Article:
This Business English lesson plan on entrepreneurs has been designed for business professionals or other adults and young adults at an intermediate (B1/B2) to advanced (C1/C2) level and should last around 45 to 60 minutes for one student.
Everybody at some point has contemplated the possibility of quitting their 9-to-5 job to start their own business. The dream is surely to be your own boss, come and go from the office as you please, and take however many holidays you desire. But becoming an entrepreneur can be as demanding, if not more so, than working for a company. Sure, Jeff Bezos and Bill Gates seem to have done well for themselves, but for every Jeff and Bill, there are thousands who tried and failed. In this Business English lesson plan on entrepreneurs, students will have the opportunity discuss and express their opinions on issues such as the pros and cons of starting their own business and what it takes to be a successful entrepreneur.
Before the English class, send the following article to the students and ask them to read it while making a list of any new vocabulary or phrases they find (explain any the students don’t understand in the class):
The article looks at the rise of Michael Bloomberg, one of New York’s most successful entrepreneurs, to analyse what he did right to become so successful. At the start of the class, hold a brief discussion about what the students thought about the article. What do they think about the issues raised in the article? Do they agree with what was written? Can they add any more characteristics of a successful entrepreneur?
To save time in class, the English teacher can ask the students to watch the video below at home. In the class, the students will answer a number of conversation questions directly or indirectly related to the content of the video.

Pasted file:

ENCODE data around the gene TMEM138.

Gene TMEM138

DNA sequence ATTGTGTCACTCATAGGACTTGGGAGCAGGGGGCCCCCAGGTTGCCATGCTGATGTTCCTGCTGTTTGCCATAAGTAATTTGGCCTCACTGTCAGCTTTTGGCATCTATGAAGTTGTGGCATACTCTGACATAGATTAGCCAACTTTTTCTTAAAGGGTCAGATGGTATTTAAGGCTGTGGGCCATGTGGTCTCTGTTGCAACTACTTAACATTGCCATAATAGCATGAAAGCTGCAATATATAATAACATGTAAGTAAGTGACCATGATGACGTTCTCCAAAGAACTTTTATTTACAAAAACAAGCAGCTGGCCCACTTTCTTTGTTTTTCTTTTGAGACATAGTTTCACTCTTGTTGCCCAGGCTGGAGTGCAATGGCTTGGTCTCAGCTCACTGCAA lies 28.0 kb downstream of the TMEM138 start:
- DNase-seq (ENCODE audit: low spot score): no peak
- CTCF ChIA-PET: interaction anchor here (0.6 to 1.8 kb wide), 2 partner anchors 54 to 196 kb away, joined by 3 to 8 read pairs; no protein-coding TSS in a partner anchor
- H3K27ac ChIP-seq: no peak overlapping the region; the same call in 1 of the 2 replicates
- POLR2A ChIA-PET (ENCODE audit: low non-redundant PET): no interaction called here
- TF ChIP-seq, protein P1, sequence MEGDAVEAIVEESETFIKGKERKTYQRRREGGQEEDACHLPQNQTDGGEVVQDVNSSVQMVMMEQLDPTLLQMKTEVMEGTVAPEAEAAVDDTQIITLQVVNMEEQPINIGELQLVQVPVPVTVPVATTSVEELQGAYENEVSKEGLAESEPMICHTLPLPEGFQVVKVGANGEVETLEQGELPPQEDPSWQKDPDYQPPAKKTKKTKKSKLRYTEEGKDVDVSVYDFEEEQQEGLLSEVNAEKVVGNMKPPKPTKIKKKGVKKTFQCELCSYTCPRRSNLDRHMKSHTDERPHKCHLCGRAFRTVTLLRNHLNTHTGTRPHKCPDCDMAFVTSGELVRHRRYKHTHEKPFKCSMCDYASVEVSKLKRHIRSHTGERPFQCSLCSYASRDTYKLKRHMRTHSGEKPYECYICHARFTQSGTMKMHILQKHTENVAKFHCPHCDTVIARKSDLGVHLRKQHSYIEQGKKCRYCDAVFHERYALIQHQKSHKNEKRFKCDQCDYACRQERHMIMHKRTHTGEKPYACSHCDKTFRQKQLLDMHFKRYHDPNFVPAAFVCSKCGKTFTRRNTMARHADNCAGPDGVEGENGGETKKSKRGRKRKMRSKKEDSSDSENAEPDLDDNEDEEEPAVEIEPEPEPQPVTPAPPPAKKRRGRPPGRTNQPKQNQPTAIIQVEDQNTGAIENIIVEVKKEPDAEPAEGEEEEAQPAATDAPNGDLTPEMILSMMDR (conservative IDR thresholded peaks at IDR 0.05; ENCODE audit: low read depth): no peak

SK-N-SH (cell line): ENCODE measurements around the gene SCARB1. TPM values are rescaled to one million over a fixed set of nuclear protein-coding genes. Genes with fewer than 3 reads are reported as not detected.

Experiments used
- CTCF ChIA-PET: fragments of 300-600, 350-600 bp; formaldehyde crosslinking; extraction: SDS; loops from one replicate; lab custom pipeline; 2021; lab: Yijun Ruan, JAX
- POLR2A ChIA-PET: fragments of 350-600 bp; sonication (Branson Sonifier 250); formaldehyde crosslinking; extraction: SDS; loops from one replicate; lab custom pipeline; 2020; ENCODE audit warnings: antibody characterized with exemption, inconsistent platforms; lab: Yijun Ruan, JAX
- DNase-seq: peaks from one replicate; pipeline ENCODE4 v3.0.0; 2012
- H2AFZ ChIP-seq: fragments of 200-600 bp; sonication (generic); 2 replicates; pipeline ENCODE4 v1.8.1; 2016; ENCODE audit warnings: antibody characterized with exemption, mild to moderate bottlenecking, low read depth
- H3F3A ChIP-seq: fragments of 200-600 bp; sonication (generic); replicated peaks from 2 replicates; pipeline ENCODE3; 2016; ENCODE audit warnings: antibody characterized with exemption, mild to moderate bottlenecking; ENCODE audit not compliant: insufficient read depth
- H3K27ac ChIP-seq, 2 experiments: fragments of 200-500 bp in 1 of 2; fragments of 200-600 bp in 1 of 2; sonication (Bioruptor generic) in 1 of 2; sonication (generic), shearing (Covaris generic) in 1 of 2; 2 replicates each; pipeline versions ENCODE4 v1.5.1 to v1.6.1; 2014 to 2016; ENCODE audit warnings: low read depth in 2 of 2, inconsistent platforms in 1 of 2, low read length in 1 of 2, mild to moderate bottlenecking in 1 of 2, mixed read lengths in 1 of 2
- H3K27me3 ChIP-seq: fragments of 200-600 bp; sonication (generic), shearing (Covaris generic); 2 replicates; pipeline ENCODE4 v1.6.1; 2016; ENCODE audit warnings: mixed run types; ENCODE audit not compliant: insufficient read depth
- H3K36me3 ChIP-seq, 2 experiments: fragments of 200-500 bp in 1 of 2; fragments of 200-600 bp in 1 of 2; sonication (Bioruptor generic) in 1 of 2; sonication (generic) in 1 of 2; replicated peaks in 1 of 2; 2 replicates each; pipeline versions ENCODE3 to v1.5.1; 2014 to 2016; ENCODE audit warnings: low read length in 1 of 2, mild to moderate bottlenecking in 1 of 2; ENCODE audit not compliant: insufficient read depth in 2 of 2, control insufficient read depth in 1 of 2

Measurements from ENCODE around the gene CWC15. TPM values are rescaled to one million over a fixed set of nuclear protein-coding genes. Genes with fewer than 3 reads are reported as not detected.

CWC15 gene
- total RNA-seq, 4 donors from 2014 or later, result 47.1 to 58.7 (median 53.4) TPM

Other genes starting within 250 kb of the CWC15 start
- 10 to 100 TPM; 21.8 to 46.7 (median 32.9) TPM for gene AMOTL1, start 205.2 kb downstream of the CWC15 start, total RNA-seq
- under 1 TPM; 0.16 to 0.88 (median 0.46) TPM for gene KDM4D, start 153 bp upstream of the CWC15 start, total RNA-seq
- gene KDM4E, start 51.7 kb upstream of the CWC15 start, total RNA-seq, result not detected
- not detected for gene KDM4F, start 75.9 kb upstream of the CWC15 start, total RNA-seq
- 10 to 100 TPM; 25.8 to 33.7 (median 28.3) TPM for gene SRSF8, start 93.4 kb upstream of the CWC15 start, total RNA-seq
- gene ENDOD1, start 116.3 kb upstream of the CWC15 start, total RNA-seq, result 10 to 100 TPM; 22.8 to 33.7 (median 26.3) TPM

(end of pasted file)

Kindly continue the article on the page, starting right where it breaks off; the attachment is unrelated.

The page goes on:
The video for this class is a TEDx Talk by Mark Leruste called “What they don’t tell you about entrepreneurship” which talks about the reality of becoming an entrepreneur that many people don’t realise.
The focus in the class is on conversation in order to help improve students’ fluency and confidence when speaking in English as well as boosting their vocabulary.
This lesson opens with a short discussion about the article the students read before the class. Next, the students can give their opinion on the quote at the beginning of the lesson plan – what they think the quote means, if they agree with it and how it could relate to business. This is followed by an initial discussion on the topic including whether it is better to be an employee or a business owner, which of the students’ passions they could turn into a business idea, and what core business skills will be important for starting a business.
After this, students will learn some vocabulary connected with entrepreneurs such as be your own boss, setback and side hustle. The vocabulary is accompanied by a cloze activity and a speaking activity to test the students’ comprehension of these words.
If the students didn’t watch the video before the class, they can watch it after the vocabulary section and answer the conversation questions. Before the conversation, ask the students to give a brief summary of the video and what they thought about the content.
Finally, there is a more in-depth conversation about entrepreneurs. In this speaking activity, students will talk about issues such as well-known entrepreneurs, the benefit of entrepreneurs to society and the personal demands faced by entrepreneurs.
After the class, students will write an elevator pitch for a business idea they have (or can think of). The writing activity is designed to allow students to practise business-style writing as well as improving their grammar with the feedback from their teacher.